David Robinson, the youngest child of baseball Hall of Famer Jackie Robinson, calls himself a citizen of the world. He still holds a U.S. passport, though he lives in Africa, as he has for more than 30 years, devoting his life to a cause his parents inspired and nurtured.
Now 64, Robinson remembers little about his father as a ballplayer with the Brooklyn Dodgers, the first to break baseball’s color barrier. Jackie retired in 1957, when David was four. But his parents’ advocacy for human rights influenced him profoundly. Jackie and Rachel Robinson brought their three children to the March on Washington in 1963, where an 11-year-old David mingled among more than 200,000 marchers and watched Dr. Martin Luther King give his “I Have a Dream” speech at the Lincoln Memorial.
“It felt like a big force of people,” Robinson said on Friday while visiting the Twin Cities in support of Books for Africa, a St. Paul-based non-profit. “It gave off the aura of potential achievement and accomplishment.
“The ’60s were years where we were confronting several very glaring social injustices. The purpose was very clear, very personal. It was a wonderful experience, and a foundational experience for my life.”
Robinson found his calling in Tanzania, organizing local coffee farmers into a cooperative to market and sell their product themselves, reaping a greater share of the profits — a parallel to his father’s second career as an executive with Chock full o’Nuts coffee. You can’t buy the co-op’s Sweet Unity Farms Coffee in the Twin Cities yet, but Robinson is working on it. (Raised in Connecticut, Robinson still pronounces it “caw-fee,” like a true New Yorker.)
Spike Lee produced a 17-minute mini-documentary about Robinson and his life in Africa, “Of The Father and Of The Son,” for ESPN in 2015.
Education goes hand-in-hand with Robinson’s agribusiness interests. Through a connection with Robins Kaplan LLP, the Minneapolis-based law firm whose New York branch buys Sweet Unity coffee, Robinson met Lane Ayers, a local attorney and a project director for Books for Africa.
Founded by Tom Warth, a retired publishing executive, B.F.A. calls itself the world’s largest shipper of books to Africa — 36 million to 49 countries since its founding in 1988, according to executive director Patrick J. Plonsky. Last February, Robinson joined the 80-year-old Warth for a two-day, 20-mile fundraising walk across Zanzibar, the island off the Tanzanian coast.
“I do love books, so anything to do with books catches my attention right away,” Robinson said. “And education is a critical focus. That’s the mandate of our co-op, to educate ourselves and educate our kids. When an organization like B.F.A. contacts you, there’s complete linkage in their mission and our mission, their aspirations and our needs.”
That brought Robinson to the Twin Cities last weekend, only his second time in the area, for a series of talks and fundraising events. He spoke to about 100 Robins Kaplan employees on Friday over a taco bar lunch, in a wood-paneled conference room on the 29th floor of LaSalle Plaza.
On casual Friday, the tall, lanky Robinson dressed a little better than most of the attendees – brown corduroy sportcoat with elbow patches, a blue shirt with white pinstripes, jeans and brown dress shoes. Jackie Robinson died at 53 with a full head of white hair, but his son’s is gray and receding, augmented by a thick salt-and-pepper beard. Attendees viewed a portion of the Spike Lee film before Robinson spoke and took questions for about half an hour.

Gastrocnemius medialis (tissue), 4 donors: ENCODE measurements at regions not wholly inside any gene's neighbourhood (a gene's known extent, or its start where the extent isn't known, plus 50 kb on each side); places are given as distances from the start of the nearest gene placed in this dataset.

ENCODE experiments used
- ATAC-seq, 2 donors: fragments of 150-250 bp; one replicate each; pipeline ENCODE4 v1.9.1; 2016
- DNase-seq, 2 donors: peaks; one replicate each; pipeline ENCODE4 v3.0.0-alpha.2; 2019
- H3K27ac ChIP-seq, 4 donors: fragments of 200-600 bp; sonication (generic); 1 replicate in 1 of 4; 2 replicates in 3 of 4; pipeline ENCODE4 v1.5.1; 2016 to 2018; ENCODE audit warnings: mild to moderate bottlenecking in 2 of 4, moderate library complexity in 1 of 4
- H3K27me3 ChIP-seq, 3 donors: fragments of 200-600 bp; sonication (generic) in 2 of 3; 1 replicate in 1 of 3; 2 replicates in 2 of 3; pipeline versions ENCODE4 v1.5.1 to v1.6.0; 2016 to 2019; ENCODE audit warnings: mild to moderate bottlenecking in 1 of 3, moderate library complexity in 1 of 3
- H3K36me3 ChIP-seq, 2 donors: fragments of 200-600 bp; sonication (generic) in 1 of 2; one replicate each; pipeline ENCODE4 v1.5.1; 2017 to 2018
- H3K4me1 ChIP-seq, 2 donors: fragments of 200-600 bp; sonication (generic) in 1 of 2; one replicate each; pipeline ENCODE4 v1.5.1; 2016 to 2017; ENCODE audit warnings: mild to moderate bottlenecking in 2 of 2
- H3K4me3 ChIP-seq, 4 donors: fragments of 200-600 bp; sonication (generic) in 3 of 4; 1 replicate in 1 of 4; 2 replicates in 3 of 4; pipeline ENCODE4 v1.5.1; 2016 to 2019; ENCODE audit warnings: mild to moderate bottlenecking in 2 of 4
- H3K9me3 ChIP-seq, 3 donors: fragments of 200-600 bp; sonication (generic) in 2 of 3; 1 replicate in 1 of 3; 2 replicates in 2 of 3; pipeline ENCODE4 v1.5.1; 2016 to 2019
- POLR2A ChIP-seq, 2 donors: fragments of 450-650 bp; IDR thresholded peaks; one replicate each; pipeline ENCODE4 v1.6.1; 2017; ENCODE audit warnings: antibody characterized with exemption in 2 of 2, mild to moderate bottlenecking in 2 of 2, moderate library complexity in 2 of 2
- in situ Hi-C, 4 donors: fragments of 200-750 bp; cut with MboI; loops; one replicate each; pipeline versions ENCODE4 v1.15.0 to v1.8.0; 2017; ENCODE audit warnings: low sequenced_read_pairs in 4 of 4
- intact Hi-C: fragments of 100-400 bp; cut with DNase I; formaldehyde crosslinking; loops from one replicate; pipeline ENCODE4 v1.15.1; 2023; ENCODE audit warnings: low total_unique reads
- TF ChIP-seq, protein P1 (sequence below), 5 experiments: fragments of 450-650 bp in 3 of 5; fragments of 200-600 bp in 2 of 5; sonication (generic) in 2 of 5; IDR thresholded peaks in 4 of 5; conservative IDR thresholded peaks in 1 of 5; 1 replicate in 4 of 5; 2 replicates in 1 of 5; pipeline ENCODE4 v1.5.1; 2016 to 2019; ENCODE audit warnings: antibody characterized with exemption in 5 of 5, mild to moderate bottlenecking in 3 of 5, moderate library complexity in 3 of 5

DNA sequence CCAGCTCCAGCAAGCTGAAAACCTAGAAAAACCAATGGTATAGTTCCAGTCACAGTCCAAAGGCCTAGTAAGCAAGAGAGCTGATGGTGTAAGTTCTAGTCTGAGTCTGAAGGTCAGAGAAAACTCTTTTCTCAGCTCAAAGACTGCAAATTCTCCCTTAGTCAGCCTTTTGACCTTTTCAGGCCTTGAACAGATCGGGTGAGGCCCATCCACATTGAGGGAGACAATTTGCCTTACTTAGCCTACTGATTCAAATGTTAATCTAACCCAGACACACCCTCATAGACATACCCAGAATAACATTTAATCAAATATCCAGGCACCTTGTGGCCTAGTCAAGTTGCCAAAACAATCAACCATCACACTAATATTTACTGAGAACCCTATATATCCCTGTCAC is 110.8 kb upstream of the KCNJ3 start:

His mother took him to Africa for the first time as a 15-year-old. What Robinson saw intrigued him so much he returned four years later, after his freshman year at Stanford, visiting ten countries in a year.
He returned to the U.S. and spent ten years in New York City working in cooperative housing in Harlem. But his thoughts kept drifting to Africa, and he relocated to Tanzania in 1983. The notion of returning to his homeland to foster economic development, employing Africans as well as African-Americans, appealed to him.
“As I considered what I would do with my life, I looked at where the need was and where the impact could be,” Robinson said. “That’s why I chose Africa, because it’s a continent that is full of potential, underrepresented in terms of people working to develop that potential. I had the good fortune to go there when I was young. I enjoyed the continent and enjoyed living there, so I was good candidate for a lifetime of work in the continent.”
Robinson lives with his wife and seven of his ten children in Dar es Salaam, near the Indian Ocean, in a house with no running water. The kids haul in water in a bucket. That’s traditionally a woman’s job in Tanzania, but Robinson makes sure his two boys, 17 and 12, do their share.
“I can figure out a way to put a tank over my house, pump the water up, and have it come into my house via pipes,” he said. “I’ve decided I wouldn’t go that level yet. Let my kids do that. I’m so happy to see the water rushing out of this, what, three-quarter inch pipe. It’s so clear and so nice.”
Twice a year Robinson returns to the U.S. on business, with time to visit his mother, his sister, and his three children attending City College of New York. (The 17-year-old plans to join them next year.) There remains much to do in Africa, where Robinson splits time between his home and his coffee farm in the interior, an arduous 500-mile trip partly along dirt roads.
“I try to explain to people, I didn’t really leave America,” he said. “I expanded my base and horizons from America to include living and working in Tanzania. But it was to bring the resources into the global economy, starting firstly with America, which is both the country of my birth, a place I have not left, and the largest consumer of coffee in the world.”